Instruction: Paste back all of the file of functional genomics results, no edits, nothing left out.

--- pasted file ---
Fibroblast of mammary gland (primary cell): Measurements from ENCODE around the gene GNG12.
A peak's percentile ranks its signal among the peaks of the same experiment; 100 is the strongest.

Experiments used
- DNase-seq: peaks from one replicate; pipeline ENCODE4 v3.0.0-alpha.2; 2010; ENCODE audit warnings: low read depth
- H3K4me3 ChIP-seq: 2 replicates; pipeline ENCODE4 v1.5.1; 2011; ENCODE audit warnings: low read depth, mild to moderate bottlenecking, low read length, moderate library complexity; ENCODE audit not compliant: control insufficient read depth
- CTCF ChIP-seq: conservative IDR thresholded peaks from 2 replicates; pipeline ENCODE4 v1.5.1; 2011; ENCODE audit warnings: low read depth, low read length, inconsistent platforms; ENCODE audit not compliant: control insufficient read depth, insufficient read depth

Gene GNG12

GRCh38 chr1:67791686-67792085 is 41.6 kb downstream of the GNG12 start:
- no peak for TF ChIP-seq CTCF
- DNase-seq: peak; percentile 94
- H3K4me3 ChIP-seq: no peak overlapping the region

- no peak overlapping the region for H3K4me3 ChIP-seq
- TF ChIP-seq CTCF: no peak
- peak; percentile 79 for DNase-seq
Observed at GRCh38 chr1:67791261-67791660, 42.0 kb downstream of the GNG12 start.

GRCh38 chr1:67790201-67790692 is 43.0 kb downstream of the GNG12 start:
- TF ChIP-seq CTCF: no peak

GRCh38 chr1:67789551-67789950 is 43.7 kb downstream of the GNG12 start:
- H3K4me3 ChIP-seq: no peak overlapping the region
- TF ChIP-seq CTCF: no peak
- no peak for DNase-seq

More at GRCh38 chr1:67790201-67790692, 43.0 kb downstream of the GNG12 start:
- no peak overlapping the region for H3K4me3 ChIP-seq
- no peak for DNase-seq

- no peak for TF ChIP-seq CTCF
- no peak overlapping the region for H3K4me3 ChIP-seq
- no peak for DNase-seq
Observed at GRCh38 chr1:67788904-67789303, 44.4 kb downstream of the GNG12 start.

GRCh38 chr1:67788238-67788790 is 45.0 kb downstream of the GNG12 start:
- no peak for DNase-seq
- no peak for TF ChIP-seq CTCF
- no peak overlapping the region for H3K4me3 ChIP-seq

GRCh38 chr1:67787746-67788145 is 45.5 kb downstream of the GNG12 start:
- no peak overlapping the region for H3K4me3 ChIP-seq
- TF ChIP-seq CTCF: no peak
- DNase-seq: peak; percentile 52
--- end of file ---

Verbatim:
Fibroblast of mammary gland (primary cell): Measurements from ENCODE around the gene GNG12.
A peak's percentile ranks its signal among the peaks of the same experiment; 100 is the strongest.

Experiments used
- DNase-seq: peaks from one replicate; pipeline ENCODE4 v3.0.0-alpha.2; 2010; ENCODE audit warnings: low read depth
- H3K4me3 ChIP-seq: 2 replicates; pipeline ENCODE4 v1.5.1; 2011; ENCODE audit warnings: low read depth, mild to moderate bottlenecking, low read length, moderate library complexity; ENCODE audit not compliant: control insufficient read depth
- CTCF ChIP-seq: conservative IDR thresholded peaks from 2 replicates; pipeline ENCODE4 v1.5.1; 2011; ENCODE audit warnings: low read depth, low read length, inconsistent platforms; ENCODE audit not compliant: control insufficient read depth, insufficient read depth

Gene GNG12

GRCh38 chr1:67791686-67792085 is 41.6 kb downstream of the GNG12 start:
- no peak for TF ChIP-seq CTCF
- DNase-seq: peak; percentile 94
- H3K4me3 ChIP-seq: no peak overlapping the region

- no peak overlapping the region for H3K4me3 ChIP-seq
- TF ChIP-seq CTCF: no peak
- peak; percentile 79 for DNase-seq
Observed at GRCh38 chr1:67791261-67791660, 42.0 kb downstream of the GNG12 start.

GRCh38 chr1:67790201-67790692 is 43.0 kb downstream of the GNG12 start:
- TF ChIP-seq CTCF: no peak

GRCh38 chr1:67789551-67789950 is 43.7 kb downstream of the GNG12 start:
- H3K4me3 ChIP-seq: no peak overlapping the region
- TF ChIP-seq CTCF: no peak
- no peak for DNase-seq

More at GRCh38 chr1:67790201-67790692, 43.0 kb downstream of the GNG12 start:
- no peak overlapping the region for H3K4me3 ChIP-seq
- no peak for DNase-seq

- no peak for TF ChIP-seq CTCF
- no peak overlapping the region for H3K4me3 ChIP-seq
- no peak for DNase-seq
Observed at GRCh38 chr1:67788904-67789303, 44.4 kb downstream of the GNG12 start.

GRCh38 chr1:67788238-67788790 is 45.0 kb downstream of the GNG12 start:
- no peak for DNase-seq
- no peak for TF ChIP-seq CTCF
- no peak overlapping the region for H3K4me3 ChIP-seq

GRCh38 chr1:67787746-67788145 is 45.5 kb downstream of the GNG12 start:
- no peak overlapping the region for H3K4me3 ChIP-seq
- TF ChIP-seq CTCF: no peak
- DNase-seq: peak; percentile 52